In his book, Nine Essential Things I’ve Learned About Life, Rabbi Harold Kushner shares the most important life lessons from his fifty years of service in Boston. After finishing his rabbinic training as a young man, he was equipped with the answers to change the lives of his congregants. What he found were questions that didn’t match those answers. He concludes, “The religion I teach and practice is very different from the religion I was taught.”

I relate to that statement as I’ve discovered the world to be much less black and white than how I used to see it. At times I’m confused and overwhelmed by the complexities that exist and the uncertainty I sometimes feel. Over the past few years I’ve found great value in searching for truth from many different sources. As one of my life-changing books, this is one of those sources. I recommend it for anyone with a belief in God. I recommend it for anyone who questions their belief in God, but still holds out hope that there’s something greater. It’s for anyone who questions the relevance of traditional religious teachings for today’s sometimes unanswerable questions. In a world where many are leaving religion, Rabbi Kushner argues that belief in God is still relevant today.

While I absolutely loved the entire book, chapter four was a revelation for me. I am, by nature, a grudge holder, and have been for most of my life. I’m guessing that with certain people, and certain circumstances you probably are too. Rabbi Kushner points out that “revenge is everybody’s favorite sin.” Of course he caught my attention when he recounted the story of Edmund Dantes in one of the greatest novels ever written, The Count of Monte Cristo. Dantes completes one of the truly epic stories of revenge – the way we all like to see our story play out – and the reader has great satisfaction when justice is served for the wrongs committed. 

And even if the perfect ending to our story of justice never materializes, at least those who offended us will suffer in the false narrative we create in our own minds…! Yet, that rarely, if ever, quenches the burning thirst and brings true happiness or joy. According to Kushner, “To harm someone else who has harmed you is to harm yourself a second time.” Our desire for revenge isn’t about justice, it’s about claiming power over the person who has harmed us. But, any attempt we make to get even only gives that person even more power.

In a recent post I described a very difficult and challenging time at work – a time when I felt wronged, betrayed, and unfairly criticized. It was more upsetting than I could’ve imagined and I spent too many hours living in my head replaying the same argument of why they were wrong. But that never brought peace. It only brought suffering. Not because of what was done to me, but because of the way I chose to think about it, process it, and ruminate on it. Their actions were in the past, yet I was still a prisoner to the pain in the present.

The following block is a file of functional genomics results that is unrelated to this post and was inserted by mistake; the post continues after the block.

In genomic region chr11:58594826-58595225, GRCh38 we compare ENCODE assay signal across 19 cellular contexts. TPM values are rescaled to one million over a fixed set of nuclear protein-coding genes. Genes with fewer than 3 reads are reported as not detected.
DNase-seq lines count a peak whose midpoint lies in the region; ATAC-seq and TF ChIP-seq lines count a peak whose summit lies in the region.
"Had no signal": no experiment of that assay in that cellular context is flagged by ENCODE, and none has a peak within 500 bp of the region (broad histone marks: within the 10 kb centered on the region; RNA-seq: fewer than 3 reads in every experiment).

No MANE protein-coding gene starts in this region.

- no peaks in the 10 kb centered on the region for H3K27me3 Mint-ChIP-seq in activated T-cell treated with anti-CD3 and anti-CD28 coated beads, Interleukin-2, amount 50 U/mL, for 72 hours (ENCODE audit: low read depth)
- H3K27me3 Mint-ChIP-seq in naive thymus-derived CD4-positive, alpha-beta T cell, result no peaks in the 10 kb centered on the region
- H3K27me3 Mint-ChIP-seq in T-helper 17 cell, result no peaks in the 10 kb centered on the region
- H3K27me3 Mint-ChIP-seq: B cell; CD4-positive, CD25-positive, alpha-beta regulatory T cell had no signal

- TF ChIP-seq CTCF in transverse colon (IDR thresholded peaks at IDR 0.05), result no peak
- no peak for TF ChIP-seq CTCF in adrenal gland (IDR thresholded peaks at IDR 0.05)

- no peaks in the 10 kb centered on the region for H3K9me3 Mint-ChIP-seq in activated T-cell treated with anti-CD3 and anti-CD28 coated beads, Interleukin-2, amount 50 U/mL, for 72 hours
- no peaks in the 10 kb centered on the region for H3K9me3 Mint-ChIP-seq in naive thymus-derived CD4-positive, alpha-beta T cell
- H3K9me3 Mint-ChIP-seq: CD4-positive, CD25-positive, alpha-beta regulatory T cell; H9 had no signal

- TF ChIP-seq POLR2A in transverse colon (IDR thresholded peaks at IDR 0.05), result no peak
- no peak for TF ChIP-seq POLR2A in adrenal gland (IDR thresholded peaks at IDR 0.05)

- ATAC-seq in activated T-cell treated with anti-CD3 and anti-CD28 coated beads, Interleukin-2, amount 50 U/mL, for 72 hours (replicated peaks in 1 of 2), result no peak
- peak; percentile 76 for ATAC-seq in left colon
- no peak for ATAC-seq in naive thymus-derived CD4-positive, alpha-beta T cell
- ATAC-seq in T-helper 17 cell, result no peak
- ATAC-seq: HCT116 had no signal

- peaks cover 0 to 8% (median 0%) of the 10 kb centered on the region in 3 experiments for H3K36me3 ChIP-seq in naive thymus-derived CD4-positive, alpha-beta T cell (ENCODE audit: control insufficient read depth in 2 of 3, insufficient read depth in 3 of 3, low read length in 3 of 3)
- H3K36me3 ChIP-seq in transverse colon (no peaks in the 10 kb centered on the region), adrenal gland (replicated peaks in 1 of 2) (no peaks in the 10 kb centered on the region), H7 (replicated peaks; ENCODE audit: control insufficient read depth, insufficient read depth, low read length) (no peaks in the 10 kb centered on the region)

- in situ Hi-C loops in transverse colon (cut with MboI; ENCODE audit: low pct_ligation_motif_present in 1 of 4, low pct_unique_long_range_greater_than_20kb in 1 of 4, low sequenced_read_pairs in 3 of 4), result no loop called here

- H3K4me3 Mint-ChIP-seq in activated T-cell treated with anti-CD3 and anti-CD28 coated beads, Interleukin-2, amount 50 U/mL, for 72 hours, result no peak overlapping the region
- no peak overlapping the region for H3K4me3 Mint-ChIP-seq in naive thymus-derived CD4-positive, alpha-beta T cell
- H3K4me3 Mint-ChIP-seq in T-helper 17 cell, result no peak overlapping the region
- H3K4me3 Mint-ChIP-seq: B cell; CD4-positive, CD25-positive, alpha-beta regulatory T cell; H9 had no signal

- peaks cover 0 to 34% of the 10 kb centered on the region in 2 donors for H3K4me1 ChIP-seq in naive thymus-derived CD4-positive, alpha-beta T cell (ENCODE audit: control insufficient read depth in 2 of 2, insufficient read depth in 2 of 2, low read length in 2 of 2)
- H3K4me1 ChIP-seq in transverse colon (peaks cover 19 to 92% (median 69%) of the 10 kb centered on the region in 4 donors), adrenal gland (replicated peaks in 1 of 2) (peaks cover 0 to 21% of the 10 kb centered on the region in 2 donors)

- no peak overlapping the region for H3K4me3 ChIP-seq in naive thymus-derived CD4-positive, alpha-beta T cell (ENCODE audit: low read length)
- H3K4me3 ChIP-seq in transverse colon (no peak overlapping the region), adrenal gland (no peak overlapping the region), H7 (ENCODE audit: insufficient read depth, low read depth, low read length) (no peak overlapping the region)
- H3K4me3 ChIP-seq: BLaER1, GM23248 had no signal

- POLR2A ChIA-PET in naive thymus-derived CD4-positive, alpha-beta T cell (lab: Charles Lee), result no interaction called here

It was Rabbi Kushner’s words that saved me. “Forgive for your sake. Don’t give anyone the power to define you as a victim.” I felt that my intentions and actions were done in good faith and I had acted with integrity.  We all have the power to define and live our lives how we want, regardless of the circumstances that surround us. Bearing that grudge allows the offending party to continue to wield power long after the offense is complete. 

How true is that in our daily lives? Are you still holding grudges from last week? Last month? Last year? Many years?And has that grudge served us any tangible benefit? The answer for me is a resounding no! What’s keeping you from letting it go now? I have personally spent too much time in life worrying about the wrongs that have been done (though I have gotten better). It has taken up too much time, too much mental energy and has yielded zero fruit. Those events all lie in the past. Happiness is now.

Perhaps my favorite quote is this, “The only power we have is to stop obsessing about things and evict the incident from our thoughts. Until we do that, we perpetuate our role as the victim. Keep doing that long enough and you may not be able to see yourself in any other role.” 

What a blessing it is to have these words! I’m grateful they came at a time when I could use them as they’ve allowed me to unload a burden that I hope to never pick up again. We read a lot about victims these days, specifically about groups who have been treated poorly. But ask yourself, when have you played the victim in your life? Are you playing it now?

As a victim you lose out on the power to control your own life and you give up power to lift others. As a victim you’ll never be able to love someone as they are and where they are. As a victim you’ll never find the clarity to move closer to God or to find yourself.

We may think to ourselves that our situation is different and that the offense truly merits retribution, or a well-thought out grudge until restitution is made. From personal experience I can say that this isn’t the case. Forgiveness for your sake, regardless of the contrition of others, is the only thing that will bring peace. It is the greatest gift you can give yourself.

  • Betsy
    2 years ago
    This book sounds like one I need to add to my list. Along with so many others you have recommended! I don’t know that I have thought about forgiveness being a tool to help me stay in the present moment. Thank you for your insight! You keep me thinking!
  • Ann Head
    2 years ago
    Beautifully said. I needed to hear this and shared with my family! Thank you!
    • Nate
      2 years ago
      Ann, you're the best! Thanks for sharing it with your fam. It really is such a good book and a great chapter.